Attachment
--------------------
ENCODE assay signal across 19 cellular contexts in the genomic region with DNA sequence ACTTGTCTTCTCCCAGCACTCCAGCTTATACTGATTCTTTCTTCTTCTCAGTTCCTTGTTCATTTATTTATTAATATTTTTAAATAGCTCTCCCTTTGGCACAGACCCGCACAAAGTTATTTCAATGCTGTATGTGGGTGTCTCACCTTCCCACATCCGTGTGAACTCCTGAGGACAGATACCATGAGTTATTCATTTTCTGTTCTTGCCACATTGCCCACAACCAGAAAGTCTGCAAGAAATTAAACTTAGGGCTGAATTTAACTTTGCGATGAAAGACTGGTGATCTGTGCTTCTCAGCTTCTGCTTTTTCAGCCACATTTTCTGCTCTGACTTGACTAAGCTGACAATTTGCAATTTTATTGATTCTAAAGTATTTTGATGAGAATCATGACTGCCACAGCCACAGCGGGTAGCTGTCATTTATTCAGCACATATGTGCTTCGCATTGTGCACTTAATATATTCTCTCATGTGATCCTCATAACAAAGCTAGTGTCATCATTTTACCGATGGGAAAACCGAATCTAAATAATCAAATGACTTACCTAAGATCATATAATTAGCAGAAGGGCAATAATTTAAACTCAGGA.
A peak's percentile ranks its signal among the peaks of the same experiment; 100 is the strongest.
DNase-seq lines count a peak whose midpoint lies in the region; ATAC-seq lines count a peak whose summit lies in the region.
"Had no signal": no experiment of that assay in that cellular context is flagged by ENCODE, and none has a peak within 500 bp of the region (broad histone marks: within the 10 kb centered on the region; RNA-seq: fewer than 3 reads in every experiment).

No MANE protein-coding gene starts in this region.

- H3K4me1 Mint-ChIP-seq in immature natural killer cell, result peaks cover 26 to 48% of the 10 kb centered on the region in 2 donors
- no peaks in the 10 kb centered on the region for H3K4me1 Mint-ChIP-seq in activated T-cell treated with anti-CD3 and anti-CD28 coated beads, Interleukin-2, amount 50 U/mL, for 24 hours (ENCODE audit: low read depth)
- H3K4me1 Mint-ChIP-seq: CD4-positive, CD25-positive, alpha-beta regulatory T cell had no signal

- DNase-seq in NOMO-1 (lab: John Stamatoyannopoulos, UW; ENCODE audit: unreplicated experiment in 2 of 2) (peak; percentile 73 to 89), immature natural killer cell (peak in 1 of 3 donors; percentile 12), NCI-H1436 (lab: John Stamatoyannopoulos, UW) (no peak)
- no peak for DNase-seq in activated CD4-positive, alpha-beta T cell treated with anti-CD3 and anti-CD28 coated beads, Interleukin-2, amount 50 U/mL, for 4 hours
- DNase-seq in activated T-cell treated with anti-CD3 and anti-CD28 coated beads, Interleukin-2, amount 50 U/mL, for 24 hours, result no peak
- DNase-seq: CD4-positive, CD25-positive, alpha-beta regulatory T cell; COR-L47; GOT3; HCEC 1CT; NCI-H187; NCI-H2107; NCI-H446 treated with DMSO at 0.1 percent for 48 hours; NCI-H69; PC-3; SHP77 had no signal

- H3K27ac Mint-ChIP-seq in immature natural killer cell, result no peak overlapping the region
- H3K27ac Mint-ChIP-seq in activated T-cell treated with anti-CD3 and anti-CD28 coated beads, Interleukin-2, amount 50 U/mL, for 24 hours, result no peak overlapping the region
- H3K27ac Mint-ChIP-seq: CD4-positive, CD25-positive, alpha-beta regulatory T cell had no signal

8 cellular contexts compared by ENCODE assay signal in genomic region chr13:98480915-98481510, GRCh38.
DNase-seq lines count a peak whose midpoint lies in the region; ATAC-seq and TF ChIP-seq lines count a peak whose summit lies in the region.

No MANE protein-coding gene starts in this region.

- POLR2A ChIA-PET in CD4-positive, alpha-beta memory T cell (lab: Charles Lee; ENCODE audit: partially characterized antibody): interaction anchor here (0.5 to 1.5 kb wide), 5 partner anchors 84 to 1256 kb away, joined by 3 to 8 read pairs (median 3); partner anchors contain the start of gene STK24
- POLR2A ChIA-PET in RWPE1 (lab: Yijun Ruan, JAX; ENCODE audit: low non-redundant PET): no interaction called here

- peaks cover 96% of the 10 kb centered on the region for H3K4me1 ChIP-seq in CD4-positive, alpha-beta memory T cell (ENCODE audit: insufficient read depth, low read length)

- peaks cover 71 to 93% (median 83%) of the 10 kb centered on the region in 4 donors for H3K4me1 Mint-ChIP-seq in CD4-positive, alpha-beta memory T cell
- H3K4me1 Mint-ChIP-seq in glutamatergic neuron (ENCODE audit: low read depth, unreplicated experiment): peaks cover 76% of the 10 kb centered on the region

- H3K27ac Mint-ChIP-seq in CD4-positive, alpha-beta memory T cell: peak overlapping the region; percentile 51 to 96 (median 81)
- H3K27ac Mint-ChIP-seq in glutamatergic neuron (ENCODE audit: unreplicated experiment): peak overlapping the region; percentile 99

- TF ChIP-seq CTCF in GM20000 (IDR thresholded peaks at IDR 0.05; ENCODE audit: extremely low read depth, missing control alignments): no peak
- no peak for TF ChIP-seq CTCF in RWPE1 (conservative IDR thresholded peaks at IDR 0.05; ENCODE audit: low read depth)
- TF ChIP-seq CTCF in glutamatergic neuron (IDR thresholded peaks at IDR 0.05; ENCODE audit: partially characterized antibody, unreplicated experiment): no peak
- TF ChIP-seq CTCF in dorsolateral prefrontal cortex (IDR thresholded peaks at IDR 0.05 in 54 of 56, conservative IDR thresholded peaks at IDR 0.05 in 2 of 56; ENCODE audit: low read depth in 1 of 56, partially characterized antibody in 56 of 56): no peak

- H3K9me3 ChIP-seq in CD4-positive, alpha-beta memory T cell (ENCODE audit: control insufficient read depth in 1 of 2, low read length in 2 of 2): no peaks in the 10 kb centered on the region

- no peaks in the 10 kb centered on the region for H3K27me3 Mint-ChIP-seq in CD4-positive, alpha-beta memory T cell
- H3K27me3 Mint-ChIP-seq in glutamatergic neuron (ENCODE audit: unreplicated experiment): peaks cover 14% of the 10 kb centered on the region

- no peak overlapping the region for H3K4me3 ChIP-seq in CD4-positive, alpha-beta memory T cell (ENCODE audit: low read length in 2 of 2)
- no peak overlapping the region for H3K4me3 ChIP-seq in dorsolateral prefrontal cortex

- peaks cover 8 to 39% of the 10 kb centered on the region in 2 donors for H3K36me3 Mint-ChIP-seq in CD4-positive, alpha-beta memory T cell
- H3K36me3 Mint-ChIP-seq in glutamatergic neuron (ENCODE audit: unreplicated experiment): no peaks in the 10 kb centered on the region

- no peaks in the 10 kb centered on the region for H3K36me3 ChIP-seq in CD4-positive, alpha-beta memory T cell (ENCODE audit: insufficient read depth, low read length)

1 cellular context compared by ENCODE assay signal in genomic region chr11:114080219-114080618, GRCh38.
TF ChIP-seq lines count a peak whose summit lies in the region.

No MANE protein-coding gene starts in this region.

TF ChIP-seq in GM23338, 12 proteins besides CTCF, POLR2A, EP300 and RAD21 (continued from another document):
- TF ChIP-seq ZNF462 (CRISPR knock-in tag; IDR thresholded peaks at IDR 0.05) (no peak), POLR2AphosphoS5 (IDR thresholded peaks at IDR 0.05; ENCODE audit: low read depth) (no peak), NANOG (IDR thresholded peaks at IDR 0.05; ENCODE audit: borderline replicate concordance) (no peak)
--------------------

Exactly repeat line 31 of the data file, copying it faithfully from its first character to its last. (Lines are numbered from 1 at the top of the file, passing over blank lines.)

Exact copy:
- no peaks in the 10 kb centered on the region for H3K27me3 Mint-ChIP-seq in CD4-positive, alpha-beta memory T cell